There are many problems involved in the complex welding universe, one of which is the undercut.
In fact, this welding defect is very common and often occurs with the materials and joints used.
Therefore, those who are just starting out should have basic knowledge to help them deal with this unwanted blemish.
This article covers what welding undercut is, its causes, solutions, and removal techniques.
What is undercut?
An undercut is a recessive groove running along the weld bead. It is a long trough in the base metal at the edge of the weldment. I say trough because it can literally trap liquid inside it.
This points us to the adverse effects of undercuts. In short, undercuts weaken the joint in a number of ways.
Most obvious, an undercut causes an absence of material in areas where it is needed. this is unacceptable.
For example, let’s say you’re welding two 6mm plates (0.236″ or 15/64″) together with a butt joint. Ideally, you want the weldment and the area around it to be at least 6 mm thick.
But if there is an undercut, the thickness at the weld toe or root shall be less than 6 mm. This compromises the structural integrity of the joint at these points. In most cases, these low thickness areas are the first to crack under loading.
The undercut also reduces the strength of the joint by trapping water and dirt. The captured water accelerates corrosion in this already vulnerable area, causing premature mechanical failure of the part.
type of undercut
An undercut is classified as either internal or external.
The outer undercut is visible at the toe of the weld. In a fillet weld, this is the front of the joint, visible during welding.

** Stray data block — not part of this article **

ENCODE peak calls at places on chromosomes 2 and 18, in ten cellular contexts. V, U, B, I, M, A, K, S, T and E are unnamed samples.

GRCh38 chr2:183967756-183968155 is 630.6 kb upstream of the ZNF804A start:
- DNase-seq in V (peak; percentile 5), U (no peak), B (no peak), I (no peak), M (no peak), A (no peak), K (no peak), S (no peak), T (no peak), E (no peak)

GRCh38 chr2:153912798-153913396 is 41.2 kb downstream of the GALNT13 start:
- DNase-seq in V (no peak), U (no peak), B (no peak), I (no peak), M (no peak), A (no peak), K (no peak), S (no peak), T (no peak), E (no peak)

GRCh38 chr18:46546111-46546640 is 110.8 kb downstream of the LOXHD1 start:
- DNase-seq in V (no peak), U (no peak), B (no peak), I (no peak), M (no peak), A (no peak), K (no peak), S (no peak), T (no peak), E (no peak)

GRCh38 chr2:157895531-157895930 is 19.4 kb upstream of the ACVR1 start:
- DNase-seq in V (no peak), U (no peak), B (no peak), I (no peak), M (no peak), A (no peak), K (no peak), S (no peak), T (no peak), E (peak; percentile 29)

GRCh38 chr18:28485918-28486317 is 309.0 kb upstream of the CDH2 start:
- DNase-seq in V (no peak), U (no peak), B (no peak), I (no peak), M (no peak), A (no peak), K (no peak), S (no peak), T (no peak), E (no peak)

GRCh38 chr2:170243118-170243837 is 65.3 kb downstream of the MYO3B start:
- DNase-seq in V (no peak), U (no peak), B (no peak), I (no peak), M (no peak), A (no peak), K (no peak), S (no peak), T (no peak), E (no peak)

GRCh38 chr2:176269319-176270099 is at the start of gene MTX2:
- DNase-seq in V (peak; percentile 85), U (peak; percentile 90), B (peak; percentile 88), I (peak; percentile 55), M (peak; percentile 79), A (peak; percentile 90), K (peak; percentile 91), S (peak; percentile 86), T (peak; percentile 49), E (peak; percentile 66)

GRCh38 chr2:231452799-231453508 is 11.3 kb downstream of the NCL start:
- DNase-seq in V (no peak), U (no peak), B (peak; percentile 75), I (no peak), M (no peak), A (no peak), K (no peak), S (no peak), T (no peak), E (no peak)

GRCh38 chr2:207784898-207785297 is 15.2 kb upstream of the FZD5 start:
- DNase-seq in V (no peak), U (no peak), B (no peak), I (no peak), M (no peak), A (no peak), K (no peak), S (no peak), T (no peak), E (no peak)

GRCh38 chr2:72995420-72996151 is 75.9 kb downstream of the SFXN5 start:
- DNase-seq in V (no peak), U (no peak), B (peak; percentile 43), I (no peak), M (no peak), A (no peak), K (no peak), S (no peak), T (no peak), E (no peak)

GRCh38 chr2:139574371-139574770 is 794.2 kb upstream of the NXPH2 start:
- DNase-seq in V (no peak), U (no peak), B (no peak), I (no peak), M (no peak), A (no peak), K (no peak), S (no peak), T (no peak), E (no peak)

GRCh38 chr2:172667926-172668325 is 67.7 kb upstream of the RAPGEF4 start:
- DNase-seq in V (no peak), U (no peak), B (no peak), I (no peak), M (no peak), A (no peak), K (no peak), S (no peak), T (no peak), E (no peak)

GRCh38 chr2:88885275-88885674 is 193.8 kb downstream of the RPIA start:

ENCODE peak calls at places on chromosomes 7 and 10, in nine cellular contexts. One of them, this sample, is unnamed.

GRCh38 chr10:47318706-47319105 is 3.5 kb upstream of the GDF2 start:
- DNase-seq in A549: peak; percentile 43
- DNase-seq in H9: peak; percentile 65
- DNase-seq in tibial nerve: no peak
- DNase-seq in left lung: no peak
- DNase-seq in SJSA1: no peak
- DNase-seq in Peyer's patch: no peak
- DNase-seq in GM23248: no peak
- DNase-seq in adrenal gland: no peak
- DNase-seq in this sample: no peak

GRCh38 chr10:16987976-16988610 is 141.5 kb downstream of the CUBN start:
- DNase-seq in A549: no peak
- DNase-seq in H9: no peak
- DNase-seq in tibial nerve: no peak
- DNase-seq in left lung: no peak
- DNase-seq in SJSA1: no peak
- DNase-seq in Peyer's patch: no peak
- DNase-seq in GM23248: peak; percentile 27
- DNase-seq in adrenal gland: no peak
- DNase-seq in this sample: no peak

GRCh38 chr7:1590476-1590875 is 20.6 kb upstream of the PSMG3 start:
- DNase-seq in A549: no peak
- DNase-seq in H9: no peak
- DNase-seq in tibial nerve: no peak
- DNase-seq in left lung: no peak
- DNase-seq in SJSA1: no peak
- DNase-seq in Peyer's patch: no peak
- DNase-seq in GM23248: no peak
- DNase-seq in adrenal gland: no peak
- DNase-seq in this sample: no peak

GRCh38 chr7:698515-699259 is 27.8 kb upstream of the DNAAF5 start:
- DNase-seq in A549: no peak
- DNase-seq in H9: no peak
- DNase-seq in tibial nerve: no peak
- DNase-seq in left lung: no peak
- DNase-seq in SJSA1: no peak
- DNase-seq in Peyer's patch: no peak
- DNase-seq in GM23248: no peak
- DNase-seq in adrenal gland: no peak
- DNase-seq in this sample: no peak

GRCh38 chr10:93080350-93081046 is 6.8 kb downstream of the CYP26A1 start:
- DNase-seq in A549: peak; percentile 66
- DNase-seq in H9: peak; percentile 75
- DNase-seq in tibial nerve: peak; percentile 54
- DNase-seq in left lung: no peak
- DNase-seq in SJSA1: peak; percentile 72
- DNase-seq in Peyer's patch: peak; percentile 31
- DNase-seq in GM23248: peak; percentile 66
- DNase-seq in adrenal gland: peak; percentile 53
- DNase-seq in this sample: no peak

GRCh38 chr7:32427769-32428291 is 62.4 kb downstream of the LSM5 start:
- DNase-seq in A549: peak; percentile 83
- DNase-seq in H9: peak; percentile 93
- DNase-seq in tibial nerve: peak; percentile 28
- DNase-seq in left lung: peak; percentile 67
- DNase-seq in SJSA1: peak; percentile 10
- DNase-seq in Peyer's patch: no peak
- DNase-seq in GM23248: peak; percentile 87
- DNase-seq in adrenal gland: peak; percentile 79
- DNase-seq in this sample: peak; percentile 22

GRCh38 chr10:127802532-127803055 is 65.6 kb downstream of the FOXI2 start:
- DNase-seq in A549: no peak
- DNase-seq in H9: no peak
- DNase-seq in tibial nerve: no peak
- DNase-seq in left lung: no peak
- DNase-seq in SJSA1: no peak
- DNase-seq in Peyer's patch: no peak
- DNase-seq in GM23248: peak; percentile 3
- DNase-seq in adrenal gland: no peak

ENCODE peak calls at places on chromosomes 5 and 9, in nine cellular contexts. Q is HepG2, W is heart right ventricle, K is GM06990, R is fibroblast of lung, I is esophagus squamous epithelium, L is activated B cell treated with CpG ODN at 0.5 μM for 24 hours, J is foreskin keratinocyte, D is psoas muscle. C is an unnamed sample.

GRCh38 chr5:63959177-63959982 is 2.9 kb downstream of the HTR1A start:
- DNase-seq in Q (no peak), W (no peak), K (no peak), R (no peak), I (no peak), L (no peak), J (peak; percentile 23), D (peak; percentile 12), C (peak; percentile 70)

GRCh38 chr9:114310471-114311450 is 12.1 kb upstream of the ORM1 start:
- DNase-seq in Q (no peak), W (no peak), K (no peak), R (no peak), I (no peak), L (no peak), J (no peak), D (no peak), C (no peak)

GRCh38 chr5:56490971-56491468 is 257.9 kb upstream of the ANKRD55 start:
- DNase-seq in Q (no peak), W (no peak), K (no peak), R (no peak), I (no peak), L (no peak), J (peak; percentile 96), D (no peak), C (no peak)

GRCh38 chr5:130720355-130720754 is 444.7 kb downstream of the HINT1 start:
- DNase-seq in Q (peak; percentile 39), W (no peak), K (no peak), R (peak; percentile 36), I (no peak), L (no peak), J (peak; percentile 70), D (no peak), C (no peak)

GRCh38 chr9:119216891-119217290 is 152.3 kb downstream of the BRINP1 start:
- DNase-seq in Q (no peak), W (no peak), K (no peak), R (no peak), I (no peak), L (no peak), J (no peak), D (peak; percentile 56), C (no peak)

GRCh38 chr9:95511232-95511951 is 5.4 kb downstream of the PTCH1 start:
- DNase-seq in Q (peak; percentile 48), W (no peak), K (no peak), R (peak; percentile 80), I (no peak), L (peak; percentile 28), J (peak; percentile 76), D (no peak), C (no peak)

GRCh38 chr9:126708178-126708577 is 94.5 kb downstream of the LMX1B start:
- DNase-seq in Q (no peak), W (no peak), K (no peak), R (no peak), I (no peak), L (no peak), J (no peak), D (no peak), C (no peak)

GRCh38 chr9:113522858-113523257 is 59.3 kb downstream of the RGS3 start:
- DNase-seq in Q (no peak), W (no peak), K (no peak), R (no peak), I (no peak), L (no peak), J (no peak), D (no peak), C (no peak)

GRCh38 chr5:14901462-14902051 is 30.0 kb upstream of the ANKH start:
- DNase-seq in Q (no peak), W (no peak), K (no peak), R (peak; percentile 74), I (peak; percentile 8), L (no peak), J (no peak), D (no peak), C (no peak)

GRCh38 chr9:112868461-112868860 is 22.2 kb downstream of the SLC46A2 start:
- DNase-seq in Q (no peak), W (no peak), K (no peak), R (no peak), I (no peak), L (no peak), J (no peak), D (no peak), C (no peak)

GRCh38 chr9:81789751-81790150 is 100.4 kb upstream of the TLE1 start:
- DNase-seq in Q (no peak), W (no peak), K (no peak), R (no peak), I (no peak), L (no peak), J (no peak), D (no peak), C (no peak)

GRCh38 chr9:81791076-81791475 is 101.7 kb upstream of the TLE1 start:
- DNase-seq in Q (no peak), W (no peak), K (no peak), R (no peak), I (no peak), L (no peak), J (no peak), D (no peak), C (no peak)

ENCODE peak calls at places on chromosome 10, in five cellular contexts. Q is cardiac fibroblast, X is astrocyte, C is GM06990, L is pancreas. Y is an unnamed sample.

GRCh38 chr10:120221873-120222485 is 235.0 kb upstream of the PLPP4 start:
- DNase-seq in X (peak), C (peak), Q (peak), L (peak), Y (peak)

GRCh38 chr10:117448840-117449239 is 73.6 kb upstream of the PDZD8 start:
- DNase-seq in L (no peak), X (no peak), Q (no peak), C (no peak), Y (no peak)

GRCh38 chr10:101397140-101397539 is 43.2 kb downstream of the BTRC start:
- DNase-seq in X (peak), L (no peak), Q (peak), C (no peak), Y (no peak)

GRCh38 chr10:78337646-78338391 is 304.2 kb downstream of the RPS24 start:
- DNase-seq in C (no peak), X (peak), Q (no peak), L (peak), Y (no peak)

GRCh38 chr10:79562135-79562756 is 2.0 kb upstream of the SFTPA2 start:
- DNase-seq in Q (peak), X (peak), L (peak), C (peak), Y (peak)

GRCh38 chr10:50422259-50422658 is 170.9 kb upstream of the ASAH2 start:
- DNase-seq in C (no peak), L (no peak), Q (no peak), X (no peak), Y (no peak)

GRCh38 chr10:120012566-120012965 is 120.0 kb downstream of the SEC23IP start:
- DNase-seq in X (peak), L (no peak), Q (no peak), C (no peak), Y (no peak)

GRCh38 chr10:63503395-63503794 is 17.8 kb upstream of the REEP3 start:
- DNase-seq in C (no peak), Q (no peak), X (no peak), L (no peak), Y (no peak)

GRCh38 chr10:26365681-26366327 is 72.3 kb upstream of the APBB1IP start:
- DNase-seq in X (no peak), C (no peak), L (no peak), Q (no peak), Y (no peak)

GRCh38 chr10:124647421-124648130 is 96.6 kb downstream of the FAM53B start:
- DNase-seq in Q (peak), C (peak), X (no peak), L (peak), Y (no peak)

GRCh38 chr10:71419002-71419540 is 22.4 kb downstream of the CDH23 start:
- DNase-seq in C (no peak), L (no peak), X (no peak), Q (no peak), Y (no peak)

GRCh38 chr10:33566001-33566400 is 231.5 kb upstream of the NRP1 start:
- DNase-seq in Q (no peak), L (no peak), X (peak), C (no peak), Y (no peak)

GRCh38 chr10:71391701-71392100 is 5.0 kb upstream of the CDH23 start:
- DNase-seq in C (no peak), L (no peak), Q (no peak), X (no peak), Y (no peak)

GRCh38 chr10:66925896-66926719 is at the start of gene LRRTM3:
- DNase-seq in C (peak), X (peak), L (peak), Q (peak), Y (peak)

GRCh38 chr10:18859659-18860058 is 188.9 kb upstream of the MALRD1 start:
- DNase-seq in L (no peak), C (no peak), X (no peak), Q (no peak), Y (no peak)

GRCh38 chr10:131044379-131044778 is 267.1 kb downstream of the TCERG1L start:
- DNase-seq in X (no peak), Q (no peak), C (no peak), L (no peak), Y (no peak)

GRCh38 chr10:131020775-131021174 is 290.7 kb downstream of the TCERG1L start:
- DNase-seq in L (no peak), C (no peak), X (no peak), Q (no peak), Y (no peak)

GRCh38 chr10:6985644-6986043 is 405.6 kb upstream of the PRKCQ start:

External undercuts are more common because the front surface is closer to the weld gun.
The internal undercut is formed on the underside of a butt joint. Technically speaking, at the core of the weldment. It is also known as root undercut.
10 Quick Tips for Preventing Undercuts in Welding
Here are some tips and tricks you can follow to prevent undercuts in welding:
- Use the correct current: If you see long, frequent undercuts, try reducing the current. This minimizes overheating to achieve proper fusion.
- Use the correct voltage: Find the sweet spot of a voltage knob that produces no undercuts, a smooth finish, and a uniform bead profile.
- Never weld in haste: Stir the stick slowly to provide sufficient time for mixing and avoid rapid solidification.
- Use compatible fillers: Consult a chart or an experienced welder before choosing which filler material to use.
- keep a good working angle: Maintain an angle that deposits the filler evenly into the weld pool. You can judge this by looking at each side of the bead and noticing any differences.
- Choose the Right Electrode Size: A proper electrode fills your groove properly and delivers energy evenly.
- Use case-appropriate shielding: Make an informed choice based on the desired weld and ensure that the gas mixture is suitable for the job.
- Knit with a steady hand: When weaving, slightly delay your stay on the edges to ensure proper fusion at these high-risk points.
- Maintain a steady arc: If there is excessive splash or resistance in your motion then your arc length is wrong. Adjust it using these indicators and maintain it throughout the weld.
- Prepare edge well: Maintain the desired fillet grooves, smooth them, and clean them like a professional.
Main reasons for undercut
It should be clear from the above discussion that undercutting cannot be ignored. If you create this defect in your weld it can have serious consequences.
So, let us find out the various causes of undercutting and how they play a role in its formation.
Wrong selection of welding parameters
In most cases, inappropriate welding parameters are the main culprit behind undercuts.